Scorch

proofgrade
#1

I have used proofgrade materials and still getting scorching on my wood on the bottom side. It’s just the medium basswood plywood. I tried some non prograde materials medium birch wood (which is not on the list) and still Scotty marks on the bottom side. Any insight?

#2

It’s scortching through the masking?! That shouldn’t happen with it.
A couple of things…

  1. If the material’s not flat (as a pancake!) the beam can reflect off of the tray. So that’s one thing to explore.
  2. In my non-:proofgrade: materials, I’ve used simple newspaper (2-ply) to completely elimate flashback. Of course, we’re talking about paper here, so watch like a hawk. But I can tell you I’ve never experienced any issue.
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#3

You are a god to me right now! Lightning may be coming, so I quickly have to once again think of you as human. Translation: thank you!

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#4

Non of my pieces were flat. Not even my proofgrade material. I’d read that before, but can I put newspaper under the warped wood, or will I catch the whole house on fire?

#5

I’d focus on flattening the material. Personally I’ve always used magnets to do that. But lately I’ve read that some are having issues using them all of a sudden. I haven’t had a need to use them since I’ve read that, so I don’t know if it’s the specific magnets some people are using or not. I use pretty flat 1" diameter magnets and have never run into issues.

Depending on the material, you may be able to flatten it by increasing or decresing the humidity. Of course, it’s possible the material will warp again under similar conditions. You may simply be able to sandwich the material between 2 flat surfaces and put them in a vice… or even just between to heavy flat books overnight could do it.

As for burning your house down, be responisble… because nobody else is responsible for your actions.

#6

Thanks. Of course I’ll be responsible. Thanks for the input.

#7

The issue is that if you try moving metal in a strong magnetic field it sets up electric currents and if the field is strong or the speed fast the electric currents can get out of hand. The problem was there all along bit it was not until experienced folk had new machines and a setup that would kill the whole job if the head fan quit. And the head fan would go badly above an un-shielded neo magnet.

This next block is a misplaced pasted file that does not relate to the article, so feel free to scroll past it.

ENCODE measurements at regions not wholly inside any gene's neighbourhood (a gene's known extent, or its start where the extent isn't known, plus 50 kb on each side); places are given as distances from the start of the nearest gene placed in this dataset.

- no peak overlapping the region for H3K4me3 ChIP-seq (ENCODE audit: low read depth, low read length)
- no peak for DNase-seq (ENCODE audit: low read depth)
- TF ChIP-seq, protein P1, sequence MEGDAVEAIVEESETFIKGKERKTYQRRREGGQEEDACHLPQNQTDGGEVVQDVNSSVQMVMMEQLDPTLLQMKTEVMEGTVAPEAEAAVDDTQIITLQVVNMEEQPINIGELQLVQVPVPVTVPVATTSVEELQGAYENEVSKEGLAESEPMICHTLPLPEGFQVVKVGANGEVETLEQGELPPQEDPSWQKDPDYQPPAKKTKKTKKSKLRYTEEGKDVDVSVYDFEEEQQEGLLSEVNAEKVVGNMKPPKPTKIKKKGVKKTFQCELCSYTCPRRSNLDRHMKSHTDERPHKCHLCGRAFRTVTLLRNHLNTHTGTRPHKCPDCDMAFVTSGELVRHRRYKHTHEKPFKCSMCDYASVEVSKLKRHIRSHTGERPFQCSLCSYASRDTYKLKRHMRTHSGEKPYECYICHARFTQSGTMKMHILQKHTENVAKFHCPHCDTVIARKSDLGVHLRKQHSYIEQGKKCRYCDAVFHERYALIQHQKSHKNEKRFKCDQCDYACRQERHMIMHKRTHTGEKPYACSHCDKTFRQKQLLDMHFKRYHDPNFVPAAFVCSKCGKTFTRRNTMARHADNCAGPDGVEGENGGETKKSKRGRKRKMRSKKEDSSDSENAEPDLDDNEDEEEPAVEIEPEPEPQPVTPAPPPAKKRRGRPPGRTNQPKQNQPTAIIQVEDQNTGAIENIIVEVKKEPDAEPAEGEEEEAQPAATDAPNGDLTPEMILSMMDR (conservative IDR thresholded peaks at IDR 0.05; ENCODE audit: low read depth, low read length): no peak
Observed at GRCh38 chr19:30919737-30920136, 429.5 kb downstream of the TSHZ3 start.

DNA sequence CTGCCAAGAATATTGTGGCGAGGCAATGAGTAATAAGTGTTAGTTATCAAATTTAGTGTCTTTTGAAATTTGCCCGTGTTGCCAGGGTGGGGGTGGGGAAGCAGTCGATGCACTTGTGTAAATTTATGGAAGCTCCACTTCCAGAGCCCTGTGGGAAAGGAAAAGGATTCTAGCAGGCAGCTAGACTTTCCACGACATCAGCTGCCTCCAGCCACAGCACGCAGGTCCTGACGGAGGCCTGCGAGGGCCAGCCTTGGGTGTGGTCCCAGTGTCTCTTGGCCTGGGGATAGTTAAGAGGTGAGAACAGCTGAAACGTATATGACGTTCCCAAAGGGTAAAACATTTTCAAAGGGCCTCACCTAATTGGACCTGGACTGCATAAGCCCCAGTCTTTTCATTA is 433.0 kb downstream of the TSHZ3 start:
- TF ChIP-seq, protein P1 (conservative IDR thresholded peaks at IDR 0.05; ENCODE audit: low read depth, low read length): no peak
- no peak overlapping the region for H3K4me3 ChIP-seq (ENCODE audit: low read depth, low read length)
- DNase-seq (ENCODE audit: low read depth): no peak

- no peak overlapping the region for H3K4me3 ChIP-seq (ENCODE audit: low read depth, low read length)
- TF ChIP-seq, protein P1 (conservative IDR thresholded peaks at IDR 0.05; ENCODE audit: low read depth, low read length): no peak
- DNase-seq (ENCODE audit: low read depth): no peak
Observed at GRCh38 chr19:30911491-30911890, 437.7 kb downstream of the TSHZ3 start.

Shielded magnets are sold with a steel cover that reduces the field beyond shield, and thus will not disrupt the fan, I had many Neo magnets already the were un-shielded but I also had some steel flashing to make my own shields. wrapping the top and sides with the flashing and wrapping that in tape.

Much better than the newspaper if you add masking to the bottom all that scorching will be absorbed by the masking and protect your wood and not start any bonfires. :upside_down_face:

#8

The issue is that when a running electrical motor passes through the field from a permanent magnet, the speed of the motor can change. If the magnet is strong enough, the motor speed might change a fair amount. In earlier versions of the GF’s software, the air assist fan speed wasn’t checked, or wasn’t checked to the same RPM limits in use now. I’d been using rare earth magnets no problem for almost a year, but now my GF stops whenever the print head gets near one…

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#9

This is the great input I was looking for. Thank you rdtdanforth.

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#10

Where on the gf do you put the magnet? Can you post a pic? Thanks!

#11

And nobody is responsible for your actions either. You be careful too. Be very very responsible.

#12